Still going and busier than ever
Statistics can glaze the eyes but the ones Rick Pechacek gives are eye openers.
When he started volunteering at the River Falls Food Pantry in 2005, an average of 150 families a month relied on free groceries to get by.
Four years later the average number of families using the food pantry each month has nearly doubled. And the amount of food given to recipients has tripled.
"It's a great concern," said Pechacek, who's retired but devotes countless hours not only as food pantry board president but also supervising daily operations. "There's a lot of food going out and I've got to have more food coming in.
"I can't thank the community enough for how they've supported us, but it's a continual struggle to keep this place going. We're only going to make it if that great support continues."
Pechacek says data from United Way and other social service agencies show that 14% of River Falls area residents go hungry each day.
"That's why we're here," he said. "It's as plain as that."
River Falls Food Pantry Director Janna Carl says the growing food output presents another challenge.
"Our limited storage space means we have to constantly rotate and restock our shelves," she said. "We have close to 1,000 square feet for the pantry and storage needs. This enables us to have on hand at any given time between five and six thousand pounds of food. In August we distributed 18,470 pounds of grocery related goods."
Carl said food pantry organizers are looking for a bigger site, a central location within walking distance for city residents. The reason: Many clients walk to the Food Pantry.
Operating first out of a closet, the River Falls Food Pantry has been at Ezekiel Lutheran Church for more than two decades.
After the church's renovation/expansion several years ago, the food pantry was given more room. It's now on the second floor with a Walnut Street entrance near the alley.
Carl emphasized that feeding the hungry is a local issue. Almost all food pantry recipients come from the River Falls School District.
Those who live elsewhere are served once, then referred to a closer food pantry. Carl said there's a network of food pantries. They all stay in touch.
The recession and high unemployment have had an obvious effect on the River Falls Food Pantry.
"What I found so interesting is the number of new households each month," Carl said. "August, we had 22 new households, July was 16. Now this month we have 15. It tells me that we are reaching more people.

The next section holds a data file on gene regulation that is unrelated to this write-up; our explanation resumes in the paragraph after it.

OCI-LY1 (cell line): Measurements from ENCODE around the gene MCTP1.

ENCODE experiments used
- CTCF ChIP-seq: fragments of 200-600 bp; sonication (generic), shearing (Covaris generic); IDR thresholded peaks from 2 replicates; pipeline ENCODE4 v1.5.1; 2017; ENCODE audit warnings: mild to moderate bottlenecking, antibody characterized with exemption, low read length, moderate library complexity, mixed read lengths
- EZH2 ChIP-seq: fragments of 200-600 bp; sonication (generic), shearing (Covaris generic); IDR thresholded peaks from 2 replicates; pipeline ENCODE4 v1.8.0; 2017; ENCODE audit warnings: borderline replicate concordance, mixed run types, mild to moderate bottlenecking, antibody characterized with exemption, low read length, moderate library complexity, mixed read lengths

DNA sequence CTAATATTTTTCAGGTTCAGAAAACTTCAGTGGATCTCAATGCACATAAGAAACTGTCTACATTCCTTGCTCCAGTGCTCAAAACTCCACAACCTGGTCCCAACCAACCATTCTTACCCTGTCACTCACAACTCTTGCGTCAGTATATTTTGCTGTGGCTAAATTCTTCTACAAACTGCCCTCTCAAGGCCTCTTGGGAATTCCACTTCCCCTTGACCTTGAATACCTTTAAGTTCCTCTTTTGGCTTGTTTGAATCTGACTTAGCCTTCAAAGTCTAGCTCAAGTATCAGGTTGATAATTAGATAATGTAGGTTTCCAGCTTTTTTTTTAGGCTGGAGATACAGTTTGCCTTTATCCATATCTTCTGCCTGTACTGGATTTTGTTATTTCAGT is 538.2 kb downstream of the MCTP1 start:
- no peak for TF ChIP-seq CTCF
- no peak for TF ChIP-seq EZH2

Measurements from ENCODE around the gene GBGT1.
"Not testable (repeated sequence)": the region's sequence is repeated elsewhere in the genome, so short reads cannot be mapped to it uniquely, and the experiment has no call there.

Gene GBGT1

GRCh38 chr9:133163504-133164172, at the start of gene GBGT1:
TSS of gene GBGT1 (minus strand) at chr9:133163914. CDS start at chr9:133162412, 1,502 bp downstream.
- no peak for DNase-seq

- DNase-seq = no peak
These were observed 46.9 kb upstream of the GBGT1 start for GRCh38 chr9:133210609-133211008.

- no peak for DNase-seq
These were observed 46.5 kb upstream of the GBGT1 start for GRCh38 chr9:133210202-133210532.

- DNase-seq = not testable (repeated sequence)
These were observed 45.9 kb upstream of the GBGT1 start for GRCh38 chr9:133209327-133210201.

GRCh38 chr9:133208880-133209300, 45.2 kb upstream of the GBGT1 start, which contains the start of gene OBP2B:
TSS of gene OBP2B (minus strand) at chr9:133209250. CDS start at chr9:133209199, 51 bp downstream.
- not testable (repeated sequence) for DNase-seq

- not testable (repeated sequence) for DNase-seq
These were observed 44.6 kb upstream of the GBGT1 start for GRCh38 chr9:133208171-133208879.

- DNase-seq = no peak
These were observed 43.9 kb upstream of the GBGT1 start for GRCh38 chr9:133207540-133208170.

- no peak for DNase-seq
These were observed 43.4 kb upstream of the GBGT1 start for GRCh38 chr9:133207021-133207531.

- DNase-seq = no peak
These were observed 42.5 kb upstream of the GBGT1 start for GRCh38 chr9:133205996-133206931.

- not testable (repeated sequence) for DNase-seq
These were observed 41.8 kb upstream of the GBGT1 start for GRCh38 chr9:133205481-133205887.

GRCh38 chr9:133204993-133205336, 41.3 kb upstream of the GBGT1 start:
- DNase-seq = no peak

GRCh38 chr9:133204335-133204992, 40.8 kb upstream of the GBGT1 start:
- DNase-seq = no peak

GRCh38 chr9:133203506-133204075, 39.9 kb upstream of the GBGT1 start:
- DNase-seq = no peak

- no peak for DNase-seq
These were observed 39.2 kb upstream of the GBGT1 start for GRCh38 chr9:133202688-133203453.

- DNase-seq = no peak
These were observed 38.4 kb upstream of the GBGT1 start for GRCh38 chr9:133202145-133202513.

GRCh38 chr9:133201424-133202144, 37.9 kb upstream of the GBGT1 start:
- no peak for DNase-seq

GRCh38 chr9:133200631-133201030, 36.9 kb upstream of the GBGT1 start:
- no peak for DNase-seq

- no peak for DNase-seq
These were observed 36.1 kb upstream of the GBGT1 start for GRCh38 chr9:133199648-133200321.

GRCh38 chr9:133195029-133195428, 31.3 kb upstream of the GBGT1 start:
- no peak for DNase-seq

"This is not the same people month after month. Some people are getting on their feet, while others are reaching out for help."
Carl has observed another trend that reflects troubling times.
"The numbers we're serving are up but it hasn't been explosive," Carl said. "What has changed in the last year is that people aren't leaving anymore with half-filled grocery bags.
"They're really packing each bag and taking full advantage, as they should, with what we offer. It's all to make those meals stretch and last longer."
To meet increasing demand, Carl said the food pantry has linked with an array of food service providers:
These providers supplement the ebb and flow of local donations -- from individuals, schools, the university, clubs and organizations.
"But we still need the local ones because they give us a diversity and uniqueness that is missing from the regular providers," Carl said. "I'm talking about the need we always have for canned or fresh fruit, vegetables like corn, healthy snacks for kids, sauce mixes, and more varieties of pasta beside elbow macaroni and spaghetti noodles."
Carl said the food pantry has never turned away a client because of bare shelves: "We have our ups and downs, with the shelves occasionally half or two-thirds empty. The closest we've come to closing is because of lack of volunteers.
The current food pantry shortage is with volunteers. Carl said usually there are 40 or more but that's down by half.
"For one thing, we need more (able-bodied) drivers, especially people with trucks who can pick up food shipments from some of our sources, bring them back here, unload and help put things away, " Carl said. "We could use anywhere from a half-dozen to a dozen more drivers."
The food pantry also needs volunteers to work the 2-2 1/2 hour shifts when the pantry's open.
These volunteers greet and check clients in, do minor restocking of shelves and cleanup chores, weigh outgoing groceries, and record data on a computer. No money is kept at the food pantry.
Each shift operates with two volunteers. The tandem is a safety precaution and to make sure clients are served without undo waiting.
Volunteers must be 18 but a husband and wife could bring a younger son or daughter to assist and for the experience.
"I'd also really like to find someone to set up an interactive calendar for our website," said Carl about her search for tech-savvy volunteer.
Financial donations are always needed. Carl said the River Falls Food Pantry is on the verge of becoming a 501c nonprofit. Approval is pending with the IRS.
"Once we have that designation, it should improve our fundraising and ability to obtain grants from places like Andersen Windows," Carl said.
If you want to volunteer at the River Falls Food Pantry, call 425-8294 or e-mail Rfc.email@example.com.
To mail check donations, send to River Falls Community Food Pantry/c/o Ezekiel Lutheran Church/202 S. Second St./River Falls, WI 54022.
Food pantry shifts and hours are:
Said Carl: "We're still here, and we still need help in multiple ways to keep up with the growing demand for what we provide."